Description: Cindy Henry McMahon’s family history is a slide show of the turbulent South: a thwarted lynch mob on a Georgia preacher’s front porch; the integration of Mercer University; Birmingham, 1963; Martin Luther King, Jr.’s march in Selma; Koinonia Farm and the germination of Habitat for Humanity; inner-city activism and counter-culture communities in the woods. Join Cindy for a reading and discussion of her memoir, Fresh Water from Old Wells, and her personal journey from fear and anger-through cities, small towns, and crossroads throughout the South-to a place of forgiveness.
Signed copies Cindy’s books will be available for sale.
Sojourners Class: Convenant Bible study • Sundays, Oct. 9 – Dec. 11
Class Convener | Ed Carwile
Location | Brotherhood Room
Description: The Covenant Bible Study class, led by Beth Johnson, is for adults with all different levels of Bible knowledge. Join us for a unique style of learning that will make your faith stronger.
Issues in Theology • Sundays, Sept. 11 – Dec. 11
Class Convener | Michael Lloyd
Location | OAC Area Art Room, downstairs
Description: The Issues in Theology class will discuss the book, Fields of Blood: Religion and the History of Violence by Karen Armstrong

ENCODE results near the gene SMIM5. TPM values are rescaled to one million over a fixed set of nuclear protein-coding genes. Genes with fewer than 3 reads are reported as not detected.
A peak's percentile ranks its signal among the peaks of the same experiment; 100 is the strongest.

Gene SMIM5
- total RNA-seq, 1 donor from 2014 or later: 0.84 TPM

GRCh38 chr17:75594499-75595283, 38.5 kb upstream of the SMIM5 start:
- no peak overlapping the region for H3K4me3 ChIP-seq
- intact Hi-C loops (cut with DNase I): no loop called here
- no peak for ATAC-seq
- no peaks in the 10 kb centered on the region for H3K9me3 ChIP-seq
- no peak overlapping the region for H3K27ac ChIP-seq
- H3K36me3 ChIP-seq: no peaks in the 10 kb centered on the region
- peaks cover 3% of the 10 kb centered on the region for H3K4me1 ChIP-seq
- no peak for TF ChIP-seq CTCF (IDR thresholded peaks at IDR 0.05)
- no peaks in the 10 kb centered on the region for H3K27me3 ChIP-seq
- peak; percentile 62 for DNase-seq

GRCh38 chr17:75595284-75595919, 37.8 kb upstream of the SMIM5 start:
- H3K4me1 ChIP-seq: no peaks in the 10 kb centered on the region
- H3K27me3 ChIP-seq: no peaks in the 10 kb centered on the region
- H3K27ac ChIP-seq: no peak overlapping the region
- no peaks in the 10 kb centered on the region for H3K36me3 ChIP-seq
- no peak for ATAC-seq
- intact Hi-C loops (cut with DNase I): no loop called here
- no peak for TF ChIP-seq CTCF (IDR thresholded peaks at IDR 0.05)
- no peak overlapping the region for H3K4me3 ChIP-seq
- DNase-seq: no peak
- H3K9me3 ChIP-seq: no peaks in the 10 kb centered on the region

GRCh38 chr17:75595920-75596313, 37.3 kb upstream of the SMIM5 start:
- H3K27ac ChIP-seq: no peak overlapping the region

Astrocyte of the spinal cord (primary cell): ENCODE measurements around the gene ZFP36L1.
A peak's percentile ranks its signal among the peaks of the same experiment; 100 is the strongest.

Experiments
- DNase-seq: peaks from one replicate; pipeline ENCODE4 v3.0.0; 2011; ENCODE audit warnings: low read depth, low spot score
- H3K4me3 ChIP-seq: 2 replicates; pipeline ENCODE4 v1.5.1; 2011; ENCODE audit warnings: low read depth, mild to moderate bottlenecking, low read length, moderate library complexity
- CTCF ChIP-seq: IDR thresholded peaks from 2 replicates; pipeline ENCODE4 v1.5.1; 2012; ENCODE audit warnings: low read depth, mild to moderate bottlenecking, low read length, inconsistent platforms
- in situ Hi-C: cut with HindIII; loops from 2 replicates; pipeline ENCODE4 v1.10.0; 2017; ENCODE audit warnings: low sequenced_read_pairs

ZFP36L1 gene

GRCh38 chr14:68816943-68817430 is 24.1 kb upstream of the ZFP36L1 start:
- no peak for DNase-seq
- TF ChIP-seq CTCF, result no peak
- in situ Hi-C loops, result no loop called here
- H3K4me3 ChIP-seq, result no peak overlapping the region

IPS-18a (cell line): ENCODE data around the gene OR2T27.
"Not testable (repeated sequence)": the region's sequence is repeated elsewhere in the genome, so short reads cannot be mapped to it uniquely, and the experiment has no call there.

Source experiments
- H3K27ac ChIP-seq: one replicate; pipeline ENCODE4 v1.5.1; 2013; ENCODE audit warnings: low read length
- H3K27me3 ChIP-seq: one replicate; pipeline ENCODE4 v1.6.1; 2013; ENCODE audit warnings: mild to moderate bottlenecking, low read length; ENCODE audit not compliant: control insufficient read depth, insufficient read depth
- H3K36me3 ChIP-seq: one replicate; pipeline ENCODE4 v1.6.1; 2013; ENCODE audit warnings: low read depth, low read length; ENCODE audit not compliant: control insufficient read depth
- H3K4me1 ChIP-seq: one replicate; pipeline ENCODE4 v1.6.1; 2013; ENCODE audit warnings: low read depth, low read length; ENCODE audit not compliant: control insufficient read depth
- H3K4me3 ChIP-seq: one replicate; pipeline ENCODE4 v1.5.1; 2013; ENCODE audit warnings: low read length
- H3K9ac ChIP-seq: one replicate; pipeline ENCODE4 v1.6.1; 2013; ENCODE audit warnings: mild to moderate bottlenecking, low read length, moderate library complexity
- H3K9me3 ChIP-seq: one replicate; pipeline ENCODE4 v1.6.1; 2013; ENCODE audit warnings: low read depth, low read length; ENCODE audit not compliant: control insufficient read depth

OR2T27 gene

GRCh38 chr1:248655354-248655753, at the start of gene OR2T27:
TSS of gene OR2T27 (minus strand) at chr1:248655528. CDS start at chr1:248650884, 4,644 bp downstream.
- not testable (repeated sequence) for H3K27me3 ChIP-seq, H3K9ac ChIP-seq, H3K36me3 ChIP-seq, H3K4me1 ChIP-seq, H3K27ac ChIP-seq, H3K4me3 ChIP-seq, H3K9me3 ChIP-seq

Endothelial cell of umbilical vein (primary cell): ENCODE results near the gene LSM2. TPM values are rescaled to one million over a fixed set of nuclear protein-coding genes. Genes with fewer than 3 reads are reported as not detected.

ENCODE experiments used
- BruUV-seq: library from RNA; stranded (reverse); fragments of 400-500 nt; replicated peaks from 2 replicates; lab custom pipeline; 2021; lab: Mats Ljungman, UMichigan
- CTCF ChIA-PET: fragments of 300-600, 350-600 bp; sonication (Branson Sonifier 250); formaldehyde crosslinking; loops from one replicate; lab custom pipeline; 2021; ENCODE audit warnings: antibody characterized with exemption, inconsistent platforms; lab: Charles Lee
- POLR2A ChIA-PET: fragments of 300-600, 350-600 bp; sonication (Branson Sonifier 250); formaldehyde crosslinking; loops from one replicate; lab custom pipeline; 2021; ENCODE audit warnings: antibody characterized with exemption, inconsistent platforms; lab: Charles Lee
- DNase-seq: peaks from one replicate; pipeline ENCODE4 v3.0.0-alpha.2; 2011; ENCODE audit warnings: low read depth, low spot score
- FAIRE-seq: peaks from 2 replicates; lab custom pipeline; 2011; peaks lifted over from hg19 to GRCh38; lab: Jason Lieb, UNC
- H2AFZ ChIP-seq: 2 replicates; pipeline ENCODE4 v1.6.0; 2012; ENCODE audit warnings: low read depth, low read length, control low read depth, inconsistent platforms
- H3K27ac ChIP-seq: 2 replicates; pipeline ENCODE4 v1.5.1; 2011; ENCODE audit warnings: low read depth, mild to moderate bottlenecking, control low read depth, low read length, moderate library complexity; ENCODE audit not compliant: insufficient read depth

In these times of rising geopolitical chaos, the need for mutual understanding between cultures has never been more urgent. Religious differences are seen as fuel for violence and warfare. In Fields of Blood, Karen Armstrong amasses a sweeping history of humankind to explore the perceived connection between war and the world’s great creeds—and to issue a passionate defense of the peaceful nature of faith.
With unprecedented scope, Armstrong looks at the whole history of each tradition—not only Christianity and Islam, but also Buddhism, Hinduism, Confucianism, Daoism, and Judaism. Religions, in their earliest days, endowed every aspect of life with meaning, and warfare became bound up with observances of the sacred. Modernity has ushered in an epoch of spectacular violence, although, as Armstrong shows, little of it can be ascribed directly to religion. Nevertheless, she shows us how and in what measure religions came to absorb modern belligerence—and what hope there might be for peace among believers of different faiths in our time.
Sojourners Class: Jewish Festivals & the New Testament • Sundays, Sept. 11 – Oct. 2
Class Leader | Lucy Baum
Location | Brotherhood Room
Description: We’ll read New Testament passages which make reference to Jewish festivals, especially Passover, the feast of Unleavened Bread, First Fruits, and the Feast of Weeks, and explore how Christian writers drew on Hebrew traditions to make theological claims about Jesus.